Queensland is failing to properly monitor its social housing register or build enough new social homes and is not modelling future housing demand, a new report has found.
The Queensland Audit Office (QAO) conducted an examination of the Housing Department to determine whether social housing is being managed effectively.
Its report, published today, found the department was not conducting any modelling to forecast what the register will look like in the next three years.
There are around 31,000 households on the social housing register, an increase of 78 per cent since 2018.
"As the private rental market becomes more competitive, many Queenslanders will struggle to access secure and affordable housing," the report found.
"This may be compounded by the increasing cost of living, interstate migration, natural disasters, and major events such as the 2032 Olympics.
"The department does not have a model to predict what the register will look like in coming years at the state and regional levels.
"This information is necessary to better inform its response to housing needs."
The Queensland government has funded the construction of at least 6,375 new social housing dwellings by 2025, but the QAO report concluded this would not be enough to meet demand.
"Current trends suggest the number of applicants will far exceed new dwellings in 2025," it said.
'We do need better planning'
Queensland Shelter executive director Fiona Caniglia said it was clear that the extra homes planned would not be enough to meet demand.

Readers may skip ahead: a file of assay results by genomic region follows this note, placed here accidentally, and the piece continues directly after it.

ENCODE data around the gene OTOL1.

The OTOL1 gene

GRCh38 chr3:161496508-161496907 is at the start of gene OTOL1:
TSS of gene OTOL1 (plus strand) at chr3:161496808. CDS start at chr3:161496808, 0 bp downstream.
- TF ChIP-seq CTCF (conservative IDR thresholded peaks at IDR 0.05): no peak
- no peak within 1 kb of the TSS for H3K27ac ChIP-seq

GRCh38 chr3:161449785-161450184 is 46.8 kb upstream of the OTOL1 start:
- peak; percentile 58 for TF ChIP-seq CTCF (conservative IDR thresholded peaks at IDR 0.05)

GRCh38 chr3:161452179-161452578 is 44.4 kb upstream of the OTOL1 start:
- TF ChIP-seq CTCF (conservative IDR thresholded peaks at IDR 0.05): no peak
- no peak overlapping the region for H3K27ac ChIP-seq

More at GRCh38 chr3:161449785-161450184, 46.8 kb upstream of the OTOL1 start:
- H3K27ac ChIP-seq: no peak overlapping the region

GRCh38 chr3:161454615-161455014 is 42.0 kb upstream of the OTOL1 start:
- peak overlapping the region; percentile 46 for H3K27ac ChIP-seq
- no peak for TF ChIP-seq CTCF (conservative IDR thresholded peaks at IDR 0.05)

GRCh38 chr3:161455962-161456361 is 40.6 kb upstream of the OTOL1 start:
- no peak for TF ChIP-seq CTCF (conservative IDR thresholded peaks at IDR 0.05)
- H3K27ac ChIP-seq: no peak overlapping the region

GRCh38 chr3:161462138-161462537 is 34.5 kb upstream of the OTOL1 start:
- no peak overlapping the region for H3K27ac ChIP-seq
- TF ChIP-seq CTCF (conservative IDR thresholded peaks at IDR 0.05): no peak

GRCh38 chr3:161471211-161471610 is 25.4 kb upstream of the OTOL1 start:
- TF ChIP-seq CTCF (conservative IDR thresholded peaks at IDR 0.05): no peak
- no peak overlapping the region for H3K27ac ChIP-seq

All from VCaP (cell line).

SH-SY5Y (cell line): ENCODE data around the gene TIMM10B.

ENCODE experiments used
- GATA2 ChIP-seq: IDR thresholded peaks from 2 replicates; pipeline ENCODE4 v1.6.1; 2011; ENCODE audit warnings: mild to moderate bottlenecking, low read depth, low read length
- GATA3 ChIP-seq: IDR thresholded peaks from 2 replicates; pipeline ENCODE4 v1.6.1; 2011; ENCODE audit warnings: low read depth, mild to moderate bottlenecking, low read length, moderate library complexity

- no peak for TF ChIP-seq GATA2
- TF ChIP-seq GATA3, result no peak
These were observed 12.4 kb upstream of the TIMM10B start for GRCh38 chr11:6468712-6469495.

Ms Caniglia said the sector has been calling for greater investment into both social and affordable housing.
"It's great that the report has really put the spotlight on the fact that we do need better planning and forecasting," she said.
The report also found that 15.4 per cent of Queensland's public housing dwellings were under-occupied and that the department did not proactively or progressively transition tenants out of social housing.
Housing Minister Leeanne Enoch said the government "absolutely" welcomed the report and the chance to improve the housing system.
"It's come at the very right time," she said.
"We've seen during COVID some incredible pressures on the housing system right across the board, whether you're purchasing a property, building a property, renting a property or if you're seeking social housing, there have been incredible pressures, no matter where you look."
Ms Enoch said since May last year the Housing Department had been contacting people on the social housing register to determine their needs.
"Twenty-one per cent of those [people] the department had contacted were either not contactable were no longer eligible or did not require social housing," the minister said.
"That housing register has to be really accurate, so that we can look at, you know, what is the need? Where is the need? And of course, if that requires us to move our targets.
"That's why I welcome this report."
The report makes eight recommendations to the Housing Department, including:
- Better monitoring of the housing register
- Better tenancy management to address changing needs
- Helping transition tenants away from social housing where appropriate
It also recommended the department model future demand for social housing at state and regional levels "incorporating historical and predictive analysis that includes social, economic, and environmental factors to inform its planning, investment, and service delivery".
Ms Enoch said the department had accepted all recommendations and would meet with Federal Housing Minister Julie Collins on Friday.
"The federal government made an election commitment to establish a $10 billion housing investment fund to see 30,000 new social and affordable homes built across the country," Ms Enoch said.
"I'm looking forward to making sure that Queensland gets its fair share in that."